More than three in five frontline workers surveyed for a new report believe that some of the injuries sustained in their workplace could have been prevented had the injured person been given better training and work instructions.
Drawing on a YouGov survey of more than 2,000 frontline workers in Australia, the UK and the US, the results reveal that 64% of respondents believe that better training could have prevented at least a few of the injuries that they’d either experienced or witnessed.
Australian workers were more likely than their UK and US counterparts to say that the injuries were preventable with the correct training (77%, compared to 54% and 65%, respectively).
The survey also revealed how much of a priority safety is for these operatives, with 65% going as far as saying they would only go for a new job with equal or lower levels of risk and a similar salary.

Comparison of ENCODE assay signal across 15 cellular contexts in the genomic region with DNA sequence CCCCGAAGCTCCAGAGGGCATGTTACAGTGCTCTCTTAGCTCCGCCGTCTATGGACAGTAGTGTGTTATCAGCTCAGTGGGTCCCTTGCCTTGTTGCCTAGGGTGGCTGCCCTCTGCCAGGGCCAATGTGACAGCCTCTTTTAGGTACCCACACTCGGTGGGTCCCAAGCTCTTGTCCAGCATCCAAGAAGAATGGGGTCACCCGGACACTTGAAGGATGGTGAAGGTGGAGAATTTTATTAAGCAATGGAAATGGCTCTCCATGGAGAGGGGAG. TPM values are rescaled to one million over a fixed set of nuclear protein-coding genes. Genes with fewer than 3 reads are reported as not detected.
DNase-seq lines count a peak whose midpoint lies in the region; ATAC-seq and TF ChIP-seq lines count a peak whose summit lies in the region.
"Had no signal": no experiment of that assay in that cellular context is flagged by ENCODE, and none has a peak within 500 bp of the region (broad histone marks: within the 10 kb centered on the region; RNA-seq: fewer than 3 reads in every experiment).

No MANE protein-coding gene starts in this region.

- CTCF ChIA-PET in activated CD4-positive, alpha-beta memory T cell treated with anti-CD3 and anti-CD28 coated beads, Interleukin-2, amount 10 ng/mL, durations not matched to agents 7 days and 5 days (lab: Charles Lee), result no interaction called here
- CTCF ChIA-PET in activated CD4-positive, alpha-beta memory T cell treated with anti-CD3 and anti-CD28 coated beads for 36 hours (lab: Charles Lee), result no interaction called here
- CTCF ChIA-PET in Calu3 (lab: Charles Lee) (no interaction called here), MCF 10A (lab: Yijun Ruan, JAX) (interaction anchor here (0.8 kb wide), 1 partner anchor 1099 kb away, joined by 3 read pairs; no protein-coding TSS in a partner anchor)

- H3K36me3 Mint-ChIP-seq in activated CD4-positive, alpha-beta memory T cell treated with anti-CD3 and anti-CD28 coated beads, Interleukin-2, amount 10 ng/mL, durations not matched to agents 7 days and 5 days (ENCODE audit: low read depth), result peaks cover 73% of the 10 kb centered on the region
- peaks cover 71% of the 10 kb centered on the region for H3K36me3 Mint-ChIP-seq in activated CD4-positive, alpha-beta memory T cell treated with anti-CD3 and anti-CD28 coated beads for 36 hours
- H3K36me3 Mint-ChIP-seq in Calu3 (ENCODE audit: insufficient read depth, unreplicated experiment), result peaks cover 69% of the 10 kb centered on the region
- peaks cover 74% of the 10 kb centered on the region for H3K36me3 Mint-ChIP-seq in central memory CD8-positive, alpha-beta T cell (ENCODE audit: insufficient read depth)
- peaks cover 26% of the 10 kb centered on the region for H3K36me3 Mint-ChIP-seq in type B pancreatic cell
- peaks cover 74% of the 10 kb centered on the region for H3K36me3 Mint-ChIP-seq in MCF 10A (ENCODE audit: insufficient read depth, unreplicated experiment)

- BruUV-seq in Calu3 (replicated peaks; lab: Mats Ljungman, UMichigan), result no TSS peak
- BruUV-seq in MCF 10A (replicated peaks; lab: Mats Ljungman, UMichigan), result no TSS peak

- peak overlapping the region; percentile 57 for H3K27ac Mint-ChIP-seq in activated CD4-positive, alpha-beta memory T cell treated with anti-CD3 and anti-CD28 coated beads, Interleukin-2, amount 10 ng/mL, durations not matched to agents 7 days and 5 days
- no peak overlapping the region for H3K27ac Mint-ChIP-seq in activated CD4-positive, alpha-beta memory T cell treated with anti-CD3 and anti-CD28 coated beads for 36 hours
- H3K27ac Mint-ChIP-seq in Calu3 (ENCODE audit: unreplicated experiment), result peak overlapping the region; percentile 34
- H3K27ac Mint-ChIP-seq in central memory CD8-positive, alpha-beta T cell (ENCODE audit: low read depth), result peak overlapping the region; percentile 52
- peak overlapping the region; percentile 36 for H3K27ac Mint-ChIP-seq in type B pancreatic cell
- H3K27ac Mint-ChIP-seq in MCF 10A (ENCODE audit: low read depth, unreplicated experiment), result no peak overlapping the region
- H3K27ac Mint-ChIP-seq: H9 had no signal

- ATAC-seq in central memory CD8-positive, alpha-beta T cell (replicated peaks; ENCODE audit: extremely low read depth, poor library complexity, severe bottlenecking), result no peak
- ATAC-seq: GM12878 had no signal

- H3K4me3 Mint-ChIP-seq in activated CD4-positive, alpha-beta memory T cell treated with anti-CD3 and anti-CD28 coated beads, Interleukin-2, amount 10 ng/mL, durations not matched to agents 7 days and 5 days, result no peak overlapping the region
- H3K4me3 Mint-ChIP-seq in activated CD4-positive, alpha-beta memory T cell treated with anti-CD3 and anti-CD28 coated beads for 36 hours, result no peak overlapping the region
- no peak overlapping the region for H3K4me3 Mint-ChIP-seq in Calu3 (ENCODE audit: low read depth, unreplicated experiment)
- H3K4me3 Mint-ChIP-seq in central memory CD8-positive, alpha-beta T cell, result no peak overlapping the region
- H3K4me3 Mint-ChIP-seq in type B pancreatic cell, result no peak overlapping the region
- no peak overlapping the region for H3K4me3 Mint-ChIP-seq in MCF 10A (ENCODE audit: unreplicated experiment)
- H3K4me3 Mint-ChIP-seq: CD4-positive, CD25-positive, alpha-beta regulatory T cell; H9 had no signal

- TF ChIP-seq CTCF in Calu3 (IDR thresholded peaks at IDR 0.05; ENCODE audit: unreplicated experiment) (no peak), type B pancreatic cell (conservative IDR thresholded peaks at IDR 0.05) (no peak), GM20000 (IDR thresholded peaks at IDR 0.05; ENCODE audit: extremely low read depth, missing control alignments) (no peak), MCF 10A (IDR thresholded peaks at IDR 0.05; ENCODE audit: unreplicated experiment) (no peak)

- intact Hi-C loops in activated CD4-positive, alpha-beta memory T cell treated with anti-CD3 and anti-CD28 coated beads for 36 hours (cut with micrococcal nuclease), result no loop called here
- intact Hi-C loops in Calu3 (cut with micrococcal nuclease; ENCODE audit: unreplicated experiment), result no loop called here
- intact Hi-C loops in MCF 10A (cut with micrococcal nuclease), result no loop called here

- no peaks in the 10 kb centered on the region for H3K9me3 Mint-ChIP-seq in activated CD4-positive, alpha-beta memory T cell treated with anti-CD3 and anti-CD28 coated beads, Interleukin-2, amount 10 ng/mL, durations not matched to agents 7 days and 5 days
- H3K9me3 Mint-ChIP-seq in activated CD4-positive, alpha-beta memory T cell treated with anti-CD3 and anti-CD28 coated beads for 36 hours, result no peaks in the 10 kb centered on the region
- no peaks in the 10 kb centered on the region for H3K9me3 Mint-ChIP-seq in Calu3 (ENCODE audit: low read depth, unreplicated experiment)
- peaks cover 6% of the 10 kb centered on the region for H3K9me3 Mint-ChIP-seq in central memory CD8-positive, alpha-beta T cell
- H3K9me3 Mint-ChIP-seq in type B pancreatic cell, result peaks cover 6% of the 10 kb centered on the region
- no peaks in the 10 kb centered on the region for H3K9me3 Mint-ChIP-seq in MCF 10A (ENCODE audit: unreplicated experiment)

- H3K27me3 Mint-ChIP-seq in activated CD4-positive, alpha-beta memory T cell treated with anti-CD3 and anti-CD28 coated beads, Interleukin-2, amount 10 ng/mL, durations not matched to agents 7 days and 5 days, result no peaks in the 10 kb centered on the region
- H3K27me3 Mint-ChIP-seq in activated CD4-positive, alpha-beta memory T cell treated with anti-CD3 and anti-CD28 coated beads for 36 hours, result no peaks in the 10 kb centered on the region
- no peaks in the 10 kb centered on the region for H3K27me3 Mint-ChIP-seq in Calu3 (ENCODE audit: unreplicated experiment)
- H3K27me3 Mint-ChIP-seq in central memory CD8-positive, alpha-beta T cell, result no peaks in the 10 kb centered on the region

The survey results indicate that there is a clear link between quality training and injury prevention, and ultimately a safer workforce. In fact, training tops frontline workers’ career progression needs, with an emphasis on ongoing training to ensure workers can up-skill.
However, SafetyCulture’s latest analysis reveals that senior management is falling short of its responsibilities. Only a quarter (25%) of respondents said they’ve had valuable training from their employer which helped them improve at their jobs over the past year or so. Nearly a fifth (18%) said they’ve never been offered any valuable training.
There is also a poor perception of senior management in terms of driving workplace improvements - Feedback from the Field.
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